“I heard, then, that at Naucratis, in Egypt, was one of the ancient gods of that country, the one whose sacred bird is called the ibis, and the name of the god himself was Theuth. He it was who invented numbers and arithmetic and geometry and astronomy, also draughts and dice, and, most important of all, letters. Now the king of all Egypt at that time was the god Thamus, who lived in a great city of the upper region, which the Greeks call the Egyptian Thebes, and they call the god himself Ammon. To him came Theuth to show his inventions, saying that they ought to be imparted to the other Egyptians. But Thamus asked what use there was in each, and as Theuth enumerated their uses, expressed praise or blame of the various arts which it would take too long to repeat; but when they came to letters, ‘This invention, O king,’ said Theuth, ‘will make the Egyptians wiser and will improve their memories; for it is an elixir of memory and wisdom that I have discovered.’ But Thamus replied, ‘Most ingenious Theuth, one man has the ability to beget arts, but the ability to judge of their usefulness or harmfulness to their users belongs to another; and now you, who are the father of letters, have been led by your affection to ascribe to them a power the opposite of that which they really possess. For this invention will produce forgctfulness in the minds of those who learn to use it, because they will not practise their memory. Their trust in writing, produced by external characters which are not part of themselves will discourage the use of their own memory within them. You have invented an elixir not of memory but of reminding; and you offer your pupils the appearance of wisdom, not true wisdom, for they will read many things without instruction and will therefore seem to know many things, when they are for the most part ignorant and hard to get along with, since they are not wise, but only appear wise”
[Slide 10] This recent book from Lynne Kelly “The Memory Code” illustrates the same process but from an Aboriginal perspective.
[Slide 11] Here is our black obsidian mirror of the modern day. A computer screen is our “scrying” stone, and Google are our “angels”, communicating anything we wish across distances, and finding the answers to any question, accessing a universal knowledge, the dreams of the renaissance magicians have now come true.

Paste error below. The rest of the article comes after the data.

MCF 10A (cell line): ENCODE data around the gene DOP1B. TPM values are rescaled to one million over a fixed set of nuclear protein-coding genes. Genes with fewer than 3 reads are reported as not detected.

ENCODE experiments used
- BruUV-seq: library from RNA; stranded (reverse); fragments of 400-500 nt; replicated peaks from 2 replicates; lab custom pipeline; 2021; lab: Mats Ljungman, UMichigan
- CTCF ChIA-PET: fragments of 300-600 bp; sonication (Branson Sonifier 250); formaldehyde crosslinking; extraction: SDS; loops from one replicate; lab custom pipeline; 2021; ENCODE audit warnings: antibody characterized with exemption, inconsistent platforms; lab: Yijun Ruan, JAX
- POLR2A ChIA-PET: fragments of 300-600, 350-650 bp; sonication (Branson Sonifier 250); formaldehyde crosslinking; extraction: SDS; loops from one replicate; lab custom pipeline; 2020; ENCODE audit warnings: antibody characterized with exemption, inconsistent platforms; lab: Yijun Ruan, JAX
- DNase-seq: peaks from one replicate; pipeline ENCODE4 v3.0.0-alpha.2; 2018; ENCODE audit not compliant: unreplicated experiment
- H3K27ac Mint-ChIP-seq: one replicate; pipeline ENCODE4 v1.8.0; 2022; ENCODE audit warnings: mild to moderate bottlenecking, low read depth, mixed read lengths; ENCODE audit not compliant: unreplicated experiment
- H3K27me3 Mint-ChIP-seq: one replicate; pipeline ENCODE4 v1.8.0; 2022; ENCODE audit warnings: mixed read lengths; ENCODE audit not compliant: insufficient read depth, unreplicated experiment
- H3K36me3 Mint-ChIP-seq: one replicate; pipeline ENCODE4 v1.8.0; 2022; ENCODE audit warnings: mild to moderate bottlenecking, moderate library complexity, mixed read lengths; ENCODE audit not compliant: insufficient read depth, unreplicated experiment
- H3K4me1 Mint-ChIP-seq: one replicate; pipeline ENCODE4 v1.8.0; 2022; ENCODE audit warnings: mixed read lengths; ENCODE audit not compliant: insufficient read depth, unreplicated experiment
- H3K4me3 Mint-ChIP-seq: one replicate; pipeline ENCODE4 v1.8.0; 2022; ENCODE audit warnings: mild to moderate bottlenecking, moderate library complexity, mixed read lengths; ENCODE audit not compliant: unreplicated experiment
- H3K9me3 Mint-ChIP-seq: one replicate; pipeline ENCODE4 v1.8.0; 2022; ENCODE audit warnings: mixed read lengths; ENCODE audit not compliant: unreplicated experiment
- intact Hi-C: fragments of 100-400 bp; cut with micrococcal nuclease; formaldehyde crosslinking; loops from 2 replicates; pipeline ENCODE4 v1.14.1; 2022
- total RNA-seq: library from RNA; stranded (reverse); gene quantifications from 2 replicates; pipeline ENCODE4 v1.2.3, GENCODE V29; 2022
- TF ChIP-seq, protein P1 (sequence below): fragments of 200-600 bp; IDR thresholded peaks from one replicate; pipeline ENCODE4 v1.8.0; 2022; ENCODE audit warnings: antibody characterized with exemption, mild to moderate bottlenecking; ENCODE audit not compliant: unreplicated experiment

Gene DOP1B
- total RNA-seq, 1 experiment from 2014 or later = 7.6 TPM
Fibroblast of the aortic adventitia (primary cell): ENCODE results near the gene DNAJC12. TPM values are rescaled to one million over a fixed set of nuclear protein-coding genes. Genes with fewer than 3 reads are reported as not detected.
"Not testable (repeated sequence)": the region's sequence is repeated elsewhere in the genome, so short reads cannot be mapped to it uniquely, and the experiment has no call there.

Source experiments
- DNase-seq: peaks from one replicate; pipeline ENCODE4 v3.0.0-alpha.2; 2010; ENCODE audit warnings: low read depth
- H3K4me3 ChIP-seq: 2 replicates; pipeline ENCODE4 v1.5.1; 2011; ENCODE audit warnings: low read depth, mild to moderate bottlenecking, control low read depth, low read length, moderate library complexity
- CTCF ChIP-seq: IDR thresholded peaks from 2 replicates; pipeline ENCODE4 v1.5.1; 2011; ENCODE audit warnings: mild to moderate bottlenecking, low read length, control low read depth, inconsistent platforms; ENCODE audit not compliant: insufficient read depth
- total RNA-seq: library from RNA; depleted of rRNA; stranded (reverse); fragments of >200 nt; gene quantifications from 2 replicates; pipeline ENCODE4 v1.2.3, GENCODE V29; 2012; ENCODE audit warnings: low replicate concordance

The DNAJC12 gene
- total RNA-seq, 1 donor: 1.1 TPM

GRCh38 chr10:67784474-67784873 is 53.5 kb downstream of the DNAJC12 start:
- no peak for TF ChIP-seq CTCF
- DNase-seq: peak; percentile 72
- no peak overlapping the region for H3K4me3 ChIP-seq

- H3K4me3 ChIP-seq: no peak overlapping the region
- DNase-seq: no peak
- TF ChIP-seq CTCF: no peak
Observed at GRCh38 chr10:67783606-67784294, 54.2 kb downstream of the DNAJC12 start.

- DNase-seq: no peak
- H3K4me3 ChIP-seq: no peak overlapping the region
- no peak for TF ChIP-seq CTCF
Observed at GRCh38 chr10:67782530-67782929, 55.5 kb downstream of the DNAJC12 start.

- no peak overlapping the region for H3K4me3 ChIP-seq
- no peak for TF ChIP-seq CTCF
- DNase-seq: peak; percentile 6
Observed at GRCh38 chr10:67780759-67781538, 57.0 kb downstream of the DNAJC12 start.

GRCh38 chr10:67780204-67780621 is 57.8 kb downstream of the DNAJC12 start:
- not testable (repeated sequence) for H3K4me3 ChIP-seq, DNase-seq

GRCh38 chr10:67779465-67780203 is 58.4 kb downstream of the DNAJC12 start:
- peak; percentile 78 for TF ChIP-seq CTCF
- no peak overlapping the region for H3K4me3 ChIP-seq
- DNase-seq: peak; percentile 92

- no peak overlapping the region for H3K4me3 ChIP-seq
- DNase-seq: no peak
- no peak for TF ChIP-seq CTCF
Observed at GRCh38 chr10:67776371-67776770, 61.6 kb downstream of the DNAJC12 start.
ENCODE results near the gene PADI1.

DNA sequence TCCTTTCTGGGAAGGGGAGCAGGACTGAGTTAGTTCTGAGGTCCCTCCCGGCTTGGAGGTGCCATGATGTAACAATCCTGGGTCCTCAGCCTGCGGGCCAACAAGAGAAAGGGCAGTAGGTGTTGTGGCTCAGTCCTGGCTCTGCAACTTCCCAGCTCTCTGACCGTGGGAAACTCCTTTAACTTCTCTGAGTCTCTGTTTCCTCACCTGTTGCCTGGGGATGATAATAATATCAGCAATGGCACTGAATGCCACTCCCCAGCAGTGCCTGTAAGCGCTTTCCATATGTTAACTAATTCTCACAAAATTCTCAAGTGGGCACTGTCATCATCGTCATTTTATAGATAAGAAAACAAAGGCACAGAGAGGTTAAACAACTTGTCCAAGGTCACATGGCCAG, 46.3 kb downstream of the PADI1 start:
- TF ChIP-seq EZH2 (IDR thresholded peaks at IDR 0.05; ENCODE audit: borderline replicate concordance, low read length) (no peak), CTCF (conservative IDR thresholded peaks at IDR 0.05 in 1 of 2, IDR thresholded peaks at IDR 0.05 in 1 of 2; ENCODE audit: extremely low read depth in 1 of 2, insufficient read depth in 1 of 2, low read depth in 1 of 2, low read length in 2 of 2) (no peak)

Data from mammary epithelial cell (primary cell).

[Slide 12-14] Cloud Atlas (2012). Archivist records an interview to provide context or corporate historians of the future. The fabricant (or slave) has “no such memories” because, as Newcastle was set up as a gaol within a gaol, the records are not kept with the gaoled, but with the gaolers.
[Slide 15] Here are some of our “oppressed” ancestors at a picnic.’
[Slide 16,17,18,19,20] In 2016 with the help of Professor Marguerite Johnson, we set up the GLAMx lab (in a collaborative project between IT, FEDUA and the Library) to bring students into our world, working with archives across 50,000 years, digitising the NBN Archive, 3D scanning etc and getting real world experience across the GLAM activities of digitisation….
[Slide 21, 22,23] And digitalisation…in other words the possibilities that digitised data opens up such as mapping maps across Google Earth, then mapping resources across those maps that are contextually associated with them, e.g. Snowball images over 1890s maps.
[Slide 24] Deep Time, 6,700-year-old archaeological dig in Newcastle West, on the original location of the Palais Royale. Made national news and triggered a review of the state legislation relating to Aboriginal heritage. The simulation mines our 3D digital objects in living histories data platform, and exports them into a 3D recreation of the dig.
[Slide 26-27-28] Another project involved recreating the Victoria Theatre in Perkins Street of 1891. These are part of the 8 volumes of records uncovered by the Newcastle community locating this guy, Brian Brown, who had them sitting in his garage for the past 30 years. Couldn’t bring himself to destroy them.
[Slide 29] Digital is great, but beware.
According to this documentary the End of Memory (2018)
All human expression has its time limits. E.g., An inscription on stone can last up to 10,000 years,
[Slide 30] On parchment, 1000 years.
[Slide 31] On film, 100 years
[Slide 32] On vinyl, 50 years
[Slide 33] On CD-ROM? 500 years until a French team in 2003 discovered an oxidised particle that could destroy the data on the disc, rendering the CDrom not a solution for our future data.
[Slide 34] Data on a planetary scale – We are kidding ourselves if all this data will be retrievable. There will be data loss at some point. Digitise to communicate, and to make the physical world (whilst looking after the physical things) we live in better. Some things can’t be saved, such film and magnetic tape, but we can retard its disintegration with proper storage conditions.
[Slide 35] Alan Watts warned the IBM engineers as early as 1969 that digitising everything was folly. You would be chasing your tails for the rest of eternity trying to digitise the world. In a talk given to the IBM Systems Group, Alan Watts describes the wiggly world of nature and the net we cast over it. For a transcription see: https://www.organism.earth/library/document/5
“if I’m going to make a big pitch—is that we’ve run into a cultural situation where we’ve confused the symbol with the physical reality, the money with the wealth, and the menu with the dinner. And we’re starving on eating menus”
Don’t confuse the menu with the meal.
[Slide 36-37-38] Obi-wan in the Archives. “If an item does not appear in our records, it doesn’t exist”
[Slide 39] The Time Machine (1960). Have we become the Eloi? “I can learn all about you from books”
[Slide 40] The Time Machine (1960). “Yes, they do tell me all about you.”